At today’s World Copyright Summit, director Milos Forman (One Flew Over The Cukoo’s Nest, Amadeus) blasted individuals who pirate movies via the web, saying they aren’t engaging in democratic or capitalistic enterprise. What they’re “really doing is promoting a communist ideology,” he said. Forman was the keynote speaker at the summit, which (as the name implies) focuses on protecting creators’ rights. Piracy was a huge topic at the event, and Forman blasted the ethos behind it. “Pirates also think everything on the Internet should be free,” he said. “But that is like going into a department store or supermarket, and just because you got a shopping basket for free, everything in the basket should be free, too.” OK, that’s boilerplate (and quite legit) anti-piracy screed. It’s the Communism comment (and the opportunity it affords to mention some of Forman’s rarely discussed older movies) that is interesting.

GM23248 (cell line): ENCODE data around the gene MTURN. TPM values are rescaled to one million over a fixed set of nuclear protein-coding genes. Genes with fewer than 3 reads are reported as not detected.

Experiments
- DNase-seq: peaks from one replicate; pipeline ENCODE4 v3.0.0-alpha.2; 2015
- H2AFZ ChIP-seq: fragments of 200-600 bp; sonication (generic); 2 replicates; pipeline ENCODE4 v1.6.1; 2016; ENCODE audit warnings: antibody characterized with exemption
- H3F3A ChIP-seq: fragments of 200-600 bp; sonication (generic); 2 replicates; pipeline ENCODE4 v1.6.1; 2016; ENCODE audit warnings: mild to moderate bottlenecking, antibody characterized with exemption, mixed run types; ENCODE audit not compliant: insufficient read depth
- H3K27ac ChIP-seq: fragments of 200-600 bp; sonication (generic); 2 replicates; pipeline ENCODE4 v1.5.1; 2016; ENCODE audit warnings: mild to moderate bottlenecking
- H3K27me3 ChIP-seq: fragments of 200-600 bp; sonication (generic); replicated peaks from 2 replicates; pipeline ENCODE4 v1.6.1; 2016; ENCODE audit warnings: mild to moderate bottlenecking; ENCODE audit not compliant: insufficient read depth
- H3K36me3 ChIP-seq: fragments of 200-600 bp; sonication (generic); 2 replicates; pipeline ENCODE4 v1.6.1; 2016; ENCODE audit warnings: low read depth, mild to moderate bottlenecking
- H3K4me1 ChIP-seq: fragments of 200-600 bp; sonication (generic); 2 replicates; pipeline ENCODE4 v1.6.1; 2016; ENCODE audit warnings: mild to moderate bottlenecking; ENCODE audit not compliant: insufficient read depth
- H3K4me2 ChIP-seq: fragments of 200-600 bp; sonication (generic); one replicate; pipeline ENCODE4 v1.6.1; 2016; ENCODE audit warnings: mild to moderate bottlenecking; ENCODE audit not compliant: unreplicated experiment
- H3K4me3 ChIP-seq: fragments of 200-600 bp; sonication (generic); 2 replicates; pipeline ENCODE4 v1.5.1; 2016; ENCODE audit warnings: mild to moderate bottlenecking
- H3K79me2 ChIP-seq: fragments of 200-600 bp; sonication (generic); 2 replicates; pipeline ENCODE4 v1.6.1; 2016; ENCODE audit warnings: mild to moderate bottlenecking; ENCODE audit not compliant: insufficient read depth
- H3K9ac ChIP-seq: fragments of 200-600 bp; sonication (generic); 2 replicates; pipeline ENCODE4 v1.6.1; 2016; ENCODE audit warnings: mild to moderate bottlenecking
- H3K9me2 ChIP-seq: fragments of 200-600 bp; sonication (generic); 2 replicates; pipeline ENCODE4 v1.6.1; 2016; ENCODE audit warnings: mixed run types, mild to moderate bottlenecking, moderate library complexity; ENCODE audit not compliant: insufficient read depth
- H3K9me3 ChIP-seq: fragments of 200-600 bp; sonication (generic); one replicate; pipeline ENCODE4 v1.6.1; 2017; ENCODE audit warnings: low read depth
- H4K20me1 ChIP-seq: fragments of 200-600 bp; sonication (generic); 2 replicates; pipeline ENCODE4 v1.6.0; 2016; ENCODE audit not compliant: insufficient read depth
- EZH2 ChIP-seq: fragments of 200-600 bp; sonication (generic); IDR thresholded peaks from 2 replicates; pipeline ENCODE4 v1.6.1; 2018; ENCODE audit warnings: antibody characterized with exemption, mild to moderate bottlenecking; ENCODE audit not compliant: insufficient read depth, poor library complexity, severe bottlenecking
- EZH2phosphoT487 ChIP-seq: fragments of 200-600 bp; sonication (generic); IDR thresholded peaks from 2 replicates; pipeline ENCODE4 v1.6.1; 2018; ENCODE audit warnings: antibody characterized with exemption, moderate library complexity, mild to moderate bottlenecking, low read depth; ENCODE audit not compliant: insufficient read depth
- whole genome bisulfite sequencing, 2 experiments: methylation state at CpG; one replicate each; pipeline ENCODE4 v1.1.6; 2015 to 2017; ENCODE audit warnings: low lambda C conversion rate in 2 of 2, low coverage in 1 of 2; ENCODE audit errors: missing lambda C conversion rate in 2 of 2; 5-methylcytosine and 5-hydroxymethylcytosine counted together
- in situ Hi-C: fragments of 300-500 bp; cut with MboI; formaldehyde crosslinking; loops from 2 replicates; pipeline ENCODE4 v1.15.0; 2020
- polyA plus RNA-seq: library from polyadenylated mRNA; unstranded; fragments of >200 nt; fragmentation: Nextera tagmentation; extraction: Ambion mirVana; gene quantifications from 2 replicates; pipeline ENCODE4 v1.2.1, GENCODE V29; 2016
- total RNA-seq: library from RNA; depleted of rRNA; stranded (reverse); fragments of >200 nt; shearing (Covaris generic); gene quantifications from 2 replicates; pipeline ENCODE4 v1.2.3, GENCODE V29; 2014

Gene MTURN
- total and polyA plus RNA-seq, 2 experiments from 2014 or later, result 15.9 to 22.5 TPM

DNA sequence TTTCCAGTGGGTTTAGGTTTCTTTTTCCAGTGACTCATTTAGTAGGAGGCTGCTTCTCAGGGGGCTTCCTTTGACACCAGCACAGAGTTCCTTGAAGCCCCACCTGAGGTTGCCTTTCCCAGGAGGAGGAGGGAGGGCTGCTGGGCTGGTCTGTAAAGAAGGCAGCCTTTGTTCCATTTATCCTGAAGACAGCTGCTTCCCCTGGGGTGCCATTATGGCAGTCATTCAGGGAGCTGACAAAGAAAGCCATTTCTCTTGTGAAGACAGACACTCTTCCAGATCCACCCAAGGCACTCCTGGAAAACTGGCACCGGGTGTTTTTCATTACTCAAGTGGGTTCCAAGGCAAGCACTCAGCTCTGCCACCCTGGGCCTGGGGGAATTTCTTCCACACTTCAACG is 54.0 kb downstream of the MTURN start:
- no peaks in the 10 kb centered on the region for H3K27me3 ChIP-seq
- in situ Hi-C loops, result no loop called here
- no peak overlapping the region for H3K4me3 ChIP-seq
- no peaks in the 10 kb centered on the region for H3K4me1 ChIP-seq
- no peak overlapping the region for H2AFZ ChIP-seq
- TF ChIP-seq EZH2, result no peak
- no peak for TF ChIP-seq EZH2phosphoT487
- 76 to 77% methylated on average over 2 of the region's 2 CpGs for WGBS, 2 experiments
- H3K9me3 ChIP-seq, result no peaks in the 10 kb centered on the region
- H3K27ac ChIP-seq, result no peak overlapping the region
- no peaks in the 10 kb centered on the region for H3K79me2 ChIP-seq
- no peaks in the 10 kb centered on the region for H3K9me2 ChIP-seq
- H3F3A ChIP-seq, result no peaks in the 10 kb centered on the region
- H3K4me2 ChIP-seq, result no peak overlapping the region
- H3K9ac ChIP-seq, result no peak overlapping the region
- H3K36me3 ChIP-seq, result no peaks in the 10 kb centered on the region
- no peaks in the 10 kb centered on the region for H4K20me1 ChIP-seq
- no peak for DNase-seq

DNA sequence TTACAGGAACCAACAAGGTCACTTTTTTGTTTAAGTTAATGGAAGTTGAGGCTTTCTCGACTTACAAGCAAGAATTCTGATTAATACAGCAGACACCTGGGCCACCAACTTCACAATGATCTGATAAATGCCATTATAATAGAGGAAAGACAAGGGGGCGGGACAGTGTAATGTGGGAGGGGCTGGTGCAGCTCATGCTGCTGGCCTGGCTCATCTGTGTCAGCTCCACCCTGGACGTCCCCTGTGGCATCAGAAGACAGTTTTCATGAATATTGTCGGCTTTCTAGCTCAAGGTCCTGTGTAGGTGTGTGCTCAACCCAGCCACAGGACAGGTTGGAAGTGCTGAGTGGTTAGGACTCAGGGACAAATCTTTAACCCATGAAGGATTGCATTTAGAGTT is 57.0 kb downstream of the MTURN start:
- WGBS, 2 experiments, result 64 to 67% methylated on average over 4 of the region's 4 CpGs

After his breakthrough film Loves of a Blonde, Forman made The Fireman’s Ball. It was a film born out of creative desperation — he and his screenwriters couldn’t come up with ideas and, as the story goes, actually went to a fireman’s ball in the small Czech town where they’d gone to write. They ended up making a short feature that drew on their experience, but which was also accused of having layers of political meaning. At the ball in the film, a lottery is undermined by the theft of nearly every prize; girls press-ganged into a beauty contest all bail and a fat woman crowns herself. When a fire actually breaks out, the party turns to watch the drunk firemen at work, who limply throw snow on the flames.
It’s not difficult to see criticism of the communist politics that had held the Czech nation since 1948 in the bumbling, ineffectual and even criminal events of the film. Forman denies any allegory, but few ever believed him. The film was shelved and banned. So when Forman accuses anyone of a Communist idealogy, it is a line delivered with venom and deep meaning.
Loves of a Blonde and The Fireman’s Ball are both available, and highly recommended entries in the Criterion Collection.
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